Duff McKee has been writing column-length pieces from time to time over the years, mainly in Facebook, and now he has agreed to become a regular contributor here. This is a recent post from Facebook about Kate’s law; new pieces will be coming soon. – rs
What a week! The House announced a move to improve the criminal justice system by reducing draconian sentencing in one area, and the Senate announced a move to reverse the course and return to the unreasonable sentencing in another.
On the positive side, the House Judiciary Committee announced agreement upon a major overhaul of the drug sentencing laws, reducing prison terms in many areas and increasing the emphasis on rehabilitation. This begins to mirror extensive efforts by the states, including Idaho, to reexamine and overhaul their criminal justice systems. Significant savings in cost are being realized as prison populations are reduced. To the liberals, this is a matter of social justice. To the conservatives, it is a matter of simple economics. The product is a bi-partisan effort and the results are projected to be considerable.
On the negative side, the Senate announced it was going to take up a bill next week that will dramatically increase the prison sentence for anyone illegally entering the country after having been once deported, or having been convicted of a serious felony. New prison sentences are to be imposed for violations, starting out at five years mandatory for first offense, no exceptions.
This comes in response to the senseless murder of Kate Steinle, allegedly by an illegal immigrant. When a national furor resulted, Bill O’Reilly seized the initiative and promoted the enactment of new federal sentencing provisions, which he has termed “Kate’s Law.” This has been vigorously lobbied, mostly by Fox News, and has been taken up by the Conservative wing of the Republican party, most prominently by Senator Cruz but including others. It does not seem to matter that the immigration status of the assailant was and is wholly immaterial to any of the facts or circumstances of the murder. Nor does it appear to matter that the new provisions are completely unnecessary, redundant and inconsistent with existing law, and counter to the efforts that are being taken elsewhere to overhaul the criminal justice system.
The only justification offered for the mandatory prison sentences are that knowledge of the severity of the sentence to be imposed will deter others. Deterrence has been studied to death over the last decade as state after state has taken up the issue of sentencing reform. With detailed statistics going back almost 50 years, the studies are overwhelming in demonstrating that in the usual case, the actor gives no thought to consequences at all. Changing the mix of what might be considered will not alter this condition. In the few cases where deterrence might hold some influence, studies indicate that it is the certainty, not severity, of punishment that impresses. There are no credible studies supporting the conclusion that adding knowledge of the severity of punishment makes any significant difference.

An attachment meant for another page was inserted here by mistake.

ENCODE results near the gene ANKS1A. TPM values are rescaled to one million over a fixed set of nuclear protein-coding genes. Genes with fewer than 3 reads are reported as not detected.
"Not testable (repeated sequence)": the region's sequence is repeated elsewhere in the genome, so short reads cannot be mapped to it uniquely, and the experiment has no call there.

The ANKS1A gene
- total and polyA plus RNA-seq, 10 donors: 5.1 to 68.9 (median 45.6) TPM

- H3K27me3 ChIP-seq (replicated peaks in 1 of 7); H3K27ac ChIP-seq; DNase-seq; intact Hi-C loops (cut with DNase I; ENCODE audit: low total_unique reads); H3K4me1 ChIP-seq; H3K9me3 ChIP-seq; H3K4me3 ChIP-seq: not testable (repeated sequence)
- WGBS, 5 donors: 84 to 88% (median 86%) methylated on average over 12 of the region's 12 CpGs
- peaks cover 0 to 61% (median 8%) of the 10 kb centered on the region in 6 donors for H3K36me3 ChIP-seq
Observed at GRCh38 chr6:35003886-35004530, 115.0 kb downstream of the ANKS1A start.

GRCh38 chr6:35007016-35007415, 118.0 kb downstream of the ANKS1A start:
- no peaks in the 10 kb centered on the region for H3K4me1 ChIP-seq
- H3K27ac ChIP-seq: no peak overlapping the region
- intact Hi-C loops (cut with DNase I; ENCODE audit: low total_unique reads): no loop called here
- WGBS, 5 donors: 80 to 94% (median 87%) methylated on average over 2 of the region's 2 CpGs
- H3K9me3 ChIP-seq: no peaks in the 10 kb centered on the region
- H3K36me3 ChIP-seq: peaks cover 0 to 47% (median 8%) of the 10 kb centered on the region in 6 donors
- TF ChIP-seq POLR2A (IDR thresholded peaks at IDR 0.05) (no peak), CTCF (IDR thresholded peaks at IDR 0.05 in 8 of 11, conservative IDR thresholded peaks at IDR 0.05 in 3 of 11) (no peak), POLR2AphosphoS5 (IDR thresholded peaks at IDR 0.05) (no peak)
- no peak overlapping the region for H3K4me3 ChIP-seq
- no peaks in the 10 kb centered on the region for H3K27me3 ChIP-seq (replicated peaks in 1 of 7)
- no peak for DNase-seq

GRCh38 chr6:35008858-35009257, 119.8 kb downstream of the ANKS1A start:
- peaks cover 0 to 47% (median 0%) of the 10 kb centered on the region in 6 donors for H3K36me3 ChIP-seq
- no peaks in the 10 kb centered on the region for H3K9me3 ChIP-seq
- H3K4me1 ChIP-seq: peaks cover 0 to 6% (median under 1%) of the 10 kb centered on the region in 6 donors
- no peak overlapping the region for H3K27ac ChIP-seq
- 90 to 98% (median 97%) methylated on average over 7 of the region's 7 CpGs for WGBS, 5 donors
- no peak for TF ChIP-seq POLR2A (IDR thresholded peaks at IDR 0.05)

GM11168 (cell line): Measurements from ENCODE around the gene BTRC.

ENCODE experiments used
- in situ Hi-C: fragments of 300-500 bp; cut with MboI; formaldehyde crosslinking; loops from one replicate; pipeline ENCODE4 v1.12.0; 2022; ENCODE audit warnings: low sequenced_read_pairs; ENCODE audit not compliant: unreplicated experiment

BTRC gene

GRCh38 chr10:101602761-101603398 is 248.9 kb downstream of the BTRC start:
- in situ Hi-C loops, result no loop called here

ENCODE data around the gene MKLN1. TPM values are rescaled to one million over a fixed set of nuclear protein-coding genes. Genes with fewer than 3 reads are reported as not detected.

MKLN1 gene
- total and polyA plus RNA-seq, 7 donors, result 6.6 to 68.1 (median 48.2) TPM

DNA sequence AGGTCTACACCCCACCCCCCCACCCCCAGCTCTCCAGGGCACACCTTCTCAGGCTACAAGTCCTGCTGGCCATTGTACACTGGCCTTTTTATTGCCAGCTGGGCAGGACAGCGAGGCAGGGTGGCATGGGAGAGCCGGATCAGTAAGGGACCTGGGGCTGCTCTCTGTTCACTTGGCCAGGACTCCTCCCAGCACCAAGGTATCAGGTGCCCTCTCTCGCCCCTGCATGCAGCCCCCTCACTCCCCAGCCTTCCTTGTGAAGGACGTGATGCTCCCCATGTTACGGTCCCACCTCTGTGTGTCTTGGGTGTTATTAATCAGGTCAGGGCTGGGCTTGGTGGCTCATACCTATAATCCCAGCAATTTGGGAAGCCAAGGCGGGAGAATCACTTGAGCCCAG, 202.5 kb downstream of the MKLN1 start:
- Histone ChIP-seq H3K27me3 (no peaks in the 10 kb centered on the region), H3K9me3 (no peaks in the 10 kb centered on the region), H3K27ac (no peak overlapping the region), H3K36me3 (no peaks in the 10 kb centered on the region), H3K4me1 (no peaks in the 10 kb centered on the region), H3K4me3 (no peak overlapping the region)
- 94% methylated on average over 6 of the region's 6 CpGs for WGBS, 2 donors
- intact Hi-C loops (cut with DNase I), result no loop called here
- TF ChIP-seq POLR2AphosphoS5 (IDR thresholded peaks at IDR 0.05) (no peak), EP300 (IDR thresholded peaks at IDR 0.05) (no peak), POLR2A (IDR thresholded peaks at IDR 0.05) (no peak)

In the general case, immigration offenses do not warrant mandatory prison sentences. There is no violence involved, the offense does not involve moral turpitude, and the direct impact of the offense does not extend beyond the individual and perhaps the immediate family. Protection of society is not a consideration. An immigration offense is “malum prohibitum,” meaning it is a public offense only because a statute declares it such, not because of any intrinsic evil in the conduct cited. For all these reasons, in the absence of aggravating circumstances, misdemeanor range sentences are adequate and appropriate to recognize the seriousness of the offense and impress the consequences of punishment upon the actor.
Illegal reentry is already a federal crime with punishment provided of a fine and incarceration for up to 20 years for extreme cases. The ordinary case, without aggravating circumstances, calls for sentences of 2 years or less. The precise sentence depends upon statutory conditions pled and sentencing guidelines found after conviction. There were approximately 16,500 prosecutions under this law in 2014, with the average length of sentence imposed being 17 months, including time served.
The U.S. Sentencing Commission estimates that increasing the minimum sentence to a mandatory five years in all cases will add approximately 60,000 inmates to federal prisons over the next 5 years, at a cost to the penal system of approximately $2 billion per year. According to one Congressional source, this will completely erase the savings expected from the overhaul of drug sentencing.
Unless reason and common sense prevails when this measure comes up for a vote, what the left hand may have provided in terms of a bipartisan proposal for reform and costs saved in the area of drug reform, will be taken away by the right hand under the guise of immigration control and in retribution for Kate’s unseemly murder.Share on Facebook